The charges of felony elusion in a vehicle, and driving with an expired inspection sticker have been dropped against Portsmouth Mayor Kenneth Wright as requested by the Special Prosecutor handing the case before a Portsmouth Court on Monday (March 21).
The court agreed with the Special Prosecutor, Verbena Askew, not to proceed. The city’s Commonwealth’s Attorney, withdrew from the case due to a conflict of interest.
Askew asked that Wright only pay the $51 fine since he has replaced the expired sticker.
The case against the Mayor is the result of his being charged in January after Portsmouth Sheriff Bill Watson, pursued Wright in a slow chase through the streets after Wright had left a council meeting earlier this year.
Askew, a former judge in Newport News, said that the offense was a basic traffic infraction. She said if the Sheriff wanted to reconcile the situation because of his knowledge of the expired sticker on the Mayor’s car, and his location, he should have contacted him on the matter.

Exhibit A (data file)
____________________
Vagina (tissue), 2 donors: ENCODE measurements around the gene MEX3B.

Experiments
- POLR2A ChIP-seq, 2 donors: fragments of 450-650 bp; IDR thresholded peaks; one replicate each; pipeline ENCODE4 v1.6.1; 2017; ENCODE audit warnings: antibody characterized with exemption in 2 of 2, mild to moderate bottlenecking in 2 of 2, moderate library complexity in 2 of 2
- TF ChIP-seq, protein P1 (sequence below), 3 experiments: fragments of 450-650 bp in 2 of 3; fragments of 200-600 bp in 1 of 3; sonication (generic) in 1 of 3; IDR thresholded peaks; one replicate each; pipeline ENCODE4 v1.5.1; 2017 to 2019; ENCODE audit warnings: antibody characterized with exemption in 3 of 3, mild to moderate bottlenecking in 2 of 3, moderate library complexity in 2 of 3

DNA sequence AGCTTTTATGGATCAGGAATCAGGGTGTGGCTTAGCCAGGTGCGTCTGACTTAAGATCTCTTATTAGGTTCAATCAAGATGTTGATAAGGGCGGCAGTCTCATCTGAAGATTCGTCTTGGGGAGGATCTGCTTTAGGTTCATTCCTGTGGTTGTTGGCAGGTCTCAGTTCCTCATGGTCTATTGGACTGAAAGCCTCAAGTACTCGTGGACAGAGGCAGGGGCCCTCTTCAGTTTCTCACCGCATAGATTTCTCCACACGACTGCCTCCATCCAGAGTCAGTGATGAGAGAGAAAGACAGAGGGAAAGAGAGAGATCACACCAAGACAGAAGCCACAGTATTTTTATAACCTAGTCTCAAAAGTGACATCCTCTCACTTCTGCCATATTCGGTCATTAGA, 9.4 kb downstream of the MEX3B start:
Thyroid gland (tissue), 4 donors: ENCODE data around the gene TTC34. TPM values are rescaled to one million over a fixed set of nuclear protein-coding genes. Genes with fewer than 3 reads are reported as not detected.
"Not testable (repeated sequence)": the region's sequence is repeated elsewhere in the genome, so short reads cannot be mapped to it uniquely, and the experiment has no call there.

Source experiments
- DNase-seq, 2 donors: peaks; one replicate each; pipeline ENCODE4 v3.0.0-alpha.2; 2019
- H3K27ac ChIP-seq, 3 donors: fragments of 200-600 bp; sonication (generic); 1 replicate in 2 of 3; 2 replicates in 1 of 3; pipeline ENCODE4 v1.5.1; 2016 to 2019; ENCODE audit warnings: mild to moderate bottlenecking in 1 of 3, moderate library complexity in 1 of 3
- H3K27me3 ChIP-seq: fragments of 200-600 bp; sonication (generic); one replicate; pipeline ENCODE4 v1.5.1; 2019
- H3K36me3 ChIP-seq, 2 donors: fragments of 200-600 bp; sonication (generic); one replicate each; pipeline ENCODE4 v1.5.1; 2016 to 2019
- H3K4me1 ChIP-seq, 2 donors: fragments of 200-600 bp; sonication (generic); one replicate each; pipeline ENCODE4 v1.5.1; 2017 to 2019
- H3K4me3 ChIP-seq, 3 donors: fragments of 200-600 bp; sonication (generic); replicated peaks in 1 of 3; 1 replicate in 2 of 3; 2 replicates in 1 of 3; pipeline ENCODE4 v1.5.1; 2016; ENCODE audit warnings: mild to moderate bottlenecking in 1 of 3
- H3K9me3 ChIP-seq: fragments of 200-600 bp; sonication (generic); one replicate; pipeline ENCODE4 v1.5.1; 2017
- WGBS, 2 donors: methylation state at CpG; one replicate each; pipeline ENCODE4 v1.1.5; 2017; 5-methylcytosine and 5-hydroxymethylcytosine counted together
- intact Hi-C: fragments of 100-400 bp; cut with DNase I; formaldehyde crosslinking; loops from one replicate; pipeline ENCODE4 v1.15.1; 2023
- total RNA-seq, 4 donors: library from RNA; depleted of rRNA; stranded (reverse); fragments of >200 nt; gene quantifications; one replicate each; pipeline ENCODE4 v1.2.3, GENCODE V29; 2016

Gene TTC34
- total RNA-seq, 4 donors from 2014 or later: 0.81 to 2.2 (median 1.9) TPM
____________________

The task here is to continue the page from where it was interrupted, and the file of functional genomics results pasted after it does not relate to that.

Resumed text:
A video of the incident captured by a local TV station showed the Sheriff and the outlet’s TV crew setting up a stakeout in a city garage and watching as Wright got into his car with the expired sticker to drive off home.
The video recorded Watson saying, “If he (Wright) gets into that car, he is mine.”
Critics of the Sheriff say he was abusing his power, considering Watson and Wright have been engaged in a bitter dispute recently, prompted by the council’s plan to cut the Sheriff Department’s operating budget
The Sheriff with the TV camera crew in tow chased the mayor at slow speed as he headed home.
After the court hearing, the Mayor refused to answer reporters’ questions, but Watson said that Askew should not have been appointed to prosecute the case, claiming she was in conflict of interest, because, Watson said she represents the Portsmouth Redevelopment and Housing Authority (PRHA).
The council appoints the PRHA board.